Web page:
Commercial Farmers' Union of Zimbabwe

Commercial Farmers' Union of Zimbabwe

***The views expressed in the articles published on this website DO NOT necessarily express the views of the Commercial Farmers' Union.***

Angry ethanol plant workers rough-up Mangoma

Angry ethanol plant workers rough-up Mangoma

27/08/2012 00:00:00
by Staff Reporter

IRATE villagers, workers and local war veterans threatened to beat up Energy 
Minister Elton Mangoma Sunday blaming him for the closure of the US$600 
million ethanol plant at Chisumbanje which has left thousands of workers at 
risk of losing their jobs.

Mangoma was part of a cabinet delegation led by Deputy Prime Minster Arthur 
Mutambara which visited the plant as part of efforts to help revive the 
stalled project.

But cabinet colleagues had to intervene to save Mangoma as angry villagers 
verbally abused the MDC-T minister and threatened to beat him up as tempers 
flared over the closure of the company which had created thousands of jobs 
for locals.

Mangoma has refused to budge over pleas by the company for the introduce 
mandatory blending of ethanol and petrol. He says there is no justification 
for forcing all motorists to use the company’s products adding Green Fuel, 
which is promoting the project, had also failed to justify its prices.

The stand-off resulted in the company shutting down the Chisumbanje plant 
after exhausting storage capacity having stockpiled some 10 million litres 
of product.

And on Sunday employees as well as local villagers laid into Mangoma, 
accusing him of sabotaging the project for political reasons.
“You invited sanctions to this country and now you are inviting sanctions to 
Chisumbanje. You come from Nyanga and you are coming to close our plant 
here. Go and build your own plant in Nyanga and we will not bother,” one of 
the villagers charged.

Another villager added: “Last time we read in the newspapers that you 
(Minister Mangoma) went to Mozambique to negotiate a power deal of 21 
megawatts. We are saying why are you not introducing mandatory blending and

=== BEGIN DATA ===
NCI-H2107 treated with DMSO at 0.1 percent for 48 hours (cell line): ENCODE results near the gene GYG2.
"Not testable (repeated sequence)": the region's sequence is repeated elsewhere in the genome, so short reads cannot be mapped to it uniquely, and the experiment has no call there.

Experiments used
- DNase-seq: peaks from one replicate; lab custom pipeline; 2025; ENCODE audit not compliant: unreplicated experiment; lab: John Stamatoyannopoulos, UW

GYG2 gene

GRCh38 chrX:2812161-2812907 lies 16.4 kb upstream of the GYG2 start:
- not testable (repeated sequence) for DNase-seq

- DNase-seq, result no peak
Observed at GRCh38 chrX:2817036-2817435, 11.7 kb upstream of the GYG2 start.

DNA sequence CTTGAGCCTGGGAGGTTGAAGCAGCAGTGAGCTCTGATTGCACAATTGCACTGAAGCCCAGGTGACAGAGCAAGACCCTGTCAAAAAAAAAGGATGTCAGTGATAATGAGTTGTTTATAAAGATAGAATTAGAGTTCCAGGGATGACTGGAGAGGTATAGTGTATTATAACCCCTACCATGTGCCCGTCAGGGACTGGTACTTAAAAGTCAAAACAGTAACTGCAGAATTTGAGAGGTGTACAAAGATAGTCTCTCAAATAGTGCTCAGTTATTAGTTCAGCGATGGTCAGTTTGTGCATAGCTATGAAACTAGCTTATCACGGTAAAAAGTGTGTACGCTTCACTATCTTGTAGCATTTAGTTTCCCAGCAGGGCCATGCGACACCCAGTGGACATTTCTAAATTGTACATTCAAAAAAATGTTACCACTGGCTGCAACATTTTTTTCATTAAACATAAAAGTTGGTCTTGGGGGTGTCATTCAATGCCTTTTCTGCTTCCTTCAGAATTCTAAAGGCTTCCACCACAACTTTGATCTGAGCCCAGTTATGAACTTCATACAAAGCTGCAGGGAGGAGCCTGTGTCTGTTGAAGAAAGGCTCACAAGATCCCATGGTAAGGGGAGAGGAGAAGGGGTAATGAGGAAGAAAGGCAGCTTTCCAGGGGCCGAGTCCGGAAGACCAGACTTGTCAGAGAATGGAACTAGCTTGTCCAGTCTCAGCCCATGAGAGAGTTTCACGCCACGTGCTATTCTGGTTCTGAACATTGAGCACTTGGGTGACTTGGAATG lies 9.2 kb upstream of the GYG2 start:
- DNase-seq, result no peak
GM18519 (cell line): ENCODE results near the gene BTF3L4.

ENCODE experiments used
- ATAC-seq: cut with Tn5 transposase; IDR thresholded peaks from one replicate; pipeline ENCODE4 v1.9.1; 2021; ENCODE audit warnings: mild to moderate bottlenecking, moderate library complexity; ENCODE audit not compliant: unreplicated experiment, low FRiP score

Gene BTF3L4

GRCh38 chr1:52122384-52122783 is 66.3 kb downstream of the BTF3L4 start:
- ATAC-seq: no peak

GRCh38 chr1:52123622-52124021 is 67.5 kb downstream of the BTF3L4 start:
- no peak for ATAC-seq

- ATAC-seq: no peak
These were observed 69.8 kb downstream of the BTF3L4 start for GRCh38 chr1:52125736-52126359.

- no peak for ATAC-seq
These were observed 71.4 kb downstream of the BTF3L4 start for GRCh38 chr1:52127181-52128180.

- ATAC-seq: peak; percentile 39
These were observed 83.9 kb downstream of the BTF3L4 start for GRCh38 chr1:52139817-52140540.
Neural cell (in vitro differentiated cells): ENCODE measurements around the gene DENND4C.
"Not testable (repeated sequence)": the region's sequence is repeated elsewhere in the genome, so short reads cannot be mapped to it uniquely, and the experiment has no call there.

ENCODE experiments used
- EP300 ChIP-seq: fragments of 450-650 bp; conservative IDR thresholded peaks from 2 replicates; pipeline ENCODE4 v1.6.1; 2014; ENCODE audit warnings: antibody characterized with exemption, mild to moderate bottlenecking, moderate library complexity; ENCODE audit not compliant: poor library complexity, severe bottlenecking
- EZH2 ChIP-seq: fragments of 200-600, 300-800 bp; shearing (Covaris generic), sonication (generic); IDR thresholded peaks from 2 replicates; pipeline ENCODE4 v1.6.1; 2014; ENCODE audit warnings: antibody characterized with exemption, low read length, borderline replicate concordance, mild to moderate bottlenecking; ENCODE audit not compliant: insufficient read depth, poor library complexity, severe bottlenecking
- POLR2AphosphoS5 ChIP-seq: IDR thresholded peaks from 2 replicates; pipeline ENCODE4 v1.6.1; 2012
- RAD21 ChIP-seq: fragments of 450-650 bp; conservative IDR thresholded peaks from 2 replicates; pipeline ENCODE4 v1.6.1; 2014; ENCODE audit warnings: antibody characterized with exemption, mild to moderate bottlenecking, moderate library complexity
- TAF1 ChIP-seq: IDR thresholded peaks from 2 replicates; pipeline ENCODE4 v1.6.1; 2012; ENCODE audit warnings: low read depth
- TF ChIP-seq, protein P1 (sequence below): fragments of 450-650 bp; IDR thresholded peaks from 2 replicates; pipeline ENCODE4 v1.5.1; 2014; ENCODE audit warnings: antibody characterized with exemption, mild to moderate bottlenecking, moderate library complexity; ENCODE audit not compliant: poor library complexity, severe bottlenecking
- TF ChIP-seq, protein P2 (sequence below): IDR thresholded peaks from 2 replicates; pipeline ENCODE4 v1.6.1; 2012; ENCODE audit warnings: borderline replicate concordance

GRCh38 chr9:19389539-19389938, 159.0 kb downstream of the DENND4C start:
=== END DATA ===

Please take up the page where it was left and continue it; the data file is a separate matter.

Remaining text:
we will produce those 21 megawatts here?”

But a visibly emotional Mangoma denied the charges, insisting the Green Fuel 
had failed to address various issues raised by the government.

“The reason I went to Mozambique was that we owe them money. We have enough 
electricity in the country. This country has no shortage of petrol and no 
one has gone to any garage and failed to get petrol,” he said.

“You should not be told lies that there is anybody opposed to the plant. All 
we want is for the company to address important issues first, like giving 
land to resettle those whose land was taken away by the company.

“We should not force people to buy their (Green Fuel) product. Their product 
is expensive and I have advised them to reduce it,” he said.

Unconvinced, the crowd continued to jeer the minister with some threatening 
to beat him up, resulting in Presidential Affairs Minister Didymus Mutasa 
intervening to try and calm the tempers.

“Let us not kill our project because of emotions. This project has brought 
development in this area with people building houses and business is 
booming,” he said.

One of the project’s promoters, businessman Billy Rautenbach warned that the 
investors were running out of funds due to the disagreements over mandatory 

“We can produce the best in Africa and what we want is mandatory blending to 
force oil companies to buy Zimbabwean products,” he said.

“On the issue of land we want to develop what we promised to the people but 
my wallet is now empty.”

The project is a joint venture between the agricultural parastatal ARDA and 
private firms Arda, Macdom and Rating Investments.

The investors say mandatory blending could help save the country millions of 
dollars annual in fuel imports.


New Posts: